Yeah ride more, but esp more often. When learning I tried to ride once in the morning and again in the evening and definately every day.

What helped me keep my but on the seat is as I rode along I tried to have so little pressure on the pedals that occationally one would come off @ 12:00. At first I worked on one foot at a time.

That would work but spiky platic pedals sounds better. Won’t cut you but very uncomfortable to apply a lot of pressure.

At times in Muni I’ve done that when trying to negotiate a tight line between rocks and such, but no other time that I’ve noticed

To steer you can use your arms, pivoting your hips, or leaning. That was the order of which was easiest for me when I learned (easy to harder). Save holding the seat for hill climbing, Muni and hopping.

Practicing every day (or close to it) is very important in the early stages.

I think longer cranks are better for beginners. Also, I found offset cranks to contribute to “serpentine” riding. I think this is a personal thing, so it may not apply to you. But my path got a lot straighter when I got straight cranks.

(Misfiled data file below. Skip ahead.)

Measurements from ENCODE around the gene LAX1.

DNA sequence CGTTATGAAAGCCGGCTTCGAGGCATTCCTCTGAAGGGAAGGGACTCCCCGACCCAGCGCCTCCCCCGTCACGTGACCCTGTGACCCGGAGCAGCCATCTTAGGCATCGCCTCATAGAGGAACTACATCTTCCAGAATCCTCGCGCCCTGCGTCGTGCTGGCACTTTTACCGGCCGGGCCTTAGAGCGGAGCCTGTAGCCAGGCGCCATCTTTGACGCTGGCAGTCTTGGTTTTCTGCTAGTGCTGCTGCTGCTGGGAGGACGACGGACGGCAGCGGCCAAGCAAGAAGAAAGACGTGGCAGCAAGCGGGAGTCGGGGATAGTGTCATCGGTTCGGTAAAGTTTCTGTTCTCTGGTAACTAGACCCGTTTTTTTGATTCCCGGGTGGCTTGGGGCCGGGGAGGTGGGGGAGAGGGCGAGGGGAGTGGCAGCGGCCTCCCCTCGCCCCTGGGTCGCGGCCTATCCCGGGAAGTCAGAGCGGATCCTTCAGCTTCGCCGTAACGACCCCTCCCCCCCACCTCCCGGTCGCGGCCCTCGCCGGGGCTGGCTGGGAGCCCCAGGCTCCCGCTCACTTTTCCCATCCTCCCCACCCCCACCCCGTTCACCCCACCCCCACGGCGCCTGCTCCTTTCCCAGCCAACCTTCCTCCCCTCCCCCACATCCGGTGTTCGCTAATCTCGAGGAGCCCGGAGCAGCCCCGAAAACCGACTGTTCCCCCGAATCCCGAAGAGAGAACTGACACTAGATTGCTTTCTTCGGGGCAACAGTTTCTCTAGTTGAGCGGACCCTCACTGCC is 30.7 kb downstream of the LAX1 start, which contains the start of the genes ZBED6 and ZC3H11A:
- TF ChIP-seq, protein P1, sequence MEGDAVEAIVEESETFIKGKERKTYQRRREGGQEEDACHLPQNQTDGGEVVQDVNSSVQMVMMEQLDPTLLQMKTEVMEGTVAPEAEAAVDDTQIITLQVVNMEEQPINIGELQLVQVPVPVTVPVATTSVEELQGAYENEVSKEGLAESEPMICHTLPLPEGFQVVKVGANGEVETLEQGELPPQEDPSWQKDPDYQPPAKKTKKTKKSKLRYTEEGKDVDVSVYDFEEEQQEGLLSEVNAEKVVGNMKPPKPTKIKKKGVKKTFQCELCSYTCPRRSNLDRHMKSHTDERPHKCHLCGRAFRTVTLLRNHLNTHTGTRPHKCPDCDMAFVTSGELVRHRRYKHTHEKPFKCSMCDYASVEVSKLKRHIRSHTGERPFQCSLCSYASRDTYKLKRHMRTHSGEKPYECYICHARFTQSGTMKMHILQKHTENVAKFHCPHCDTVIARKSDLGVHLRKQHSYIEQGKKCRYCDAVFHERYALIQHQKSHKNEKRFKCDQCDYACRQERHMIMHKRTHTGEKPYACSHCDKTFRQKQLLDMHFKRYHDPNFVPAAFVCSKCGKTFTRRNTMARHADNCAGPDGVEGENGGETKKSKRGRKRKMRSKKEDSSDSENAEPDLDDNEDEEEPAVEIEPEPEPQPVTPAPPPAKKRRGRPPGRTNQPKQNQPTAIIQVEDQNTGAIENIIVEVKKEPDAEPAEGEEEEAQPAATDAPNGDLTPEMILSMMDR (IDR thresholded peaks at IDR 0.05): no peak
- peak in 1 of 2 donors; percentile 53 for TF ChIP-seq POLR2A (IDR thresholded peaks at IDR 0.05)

“3. Ride barefoot with metal pinned pedals.” I don’t think I’d be brave enough to try it, but boy howdy, that’ll keep your weight off those pedals!

While I think it is fairly universally acknowledged that putting most of your weight on the saddle (vs the pedals) helps your riding, I don’t think it’s worth stressing over. “Hours in the saddle” is the mantra that solves most problems, I’ve found. Just keep pedaling! (Granted, I’m still a beginner, but that’s my opinion. As always, your mileage may vary.)

I put all of the weight on the saddle by relaxing my hips. In my head, I picture my legs and hips melting over the saddle. If you’ve ever spent any time on horses, the sensation will be familiar.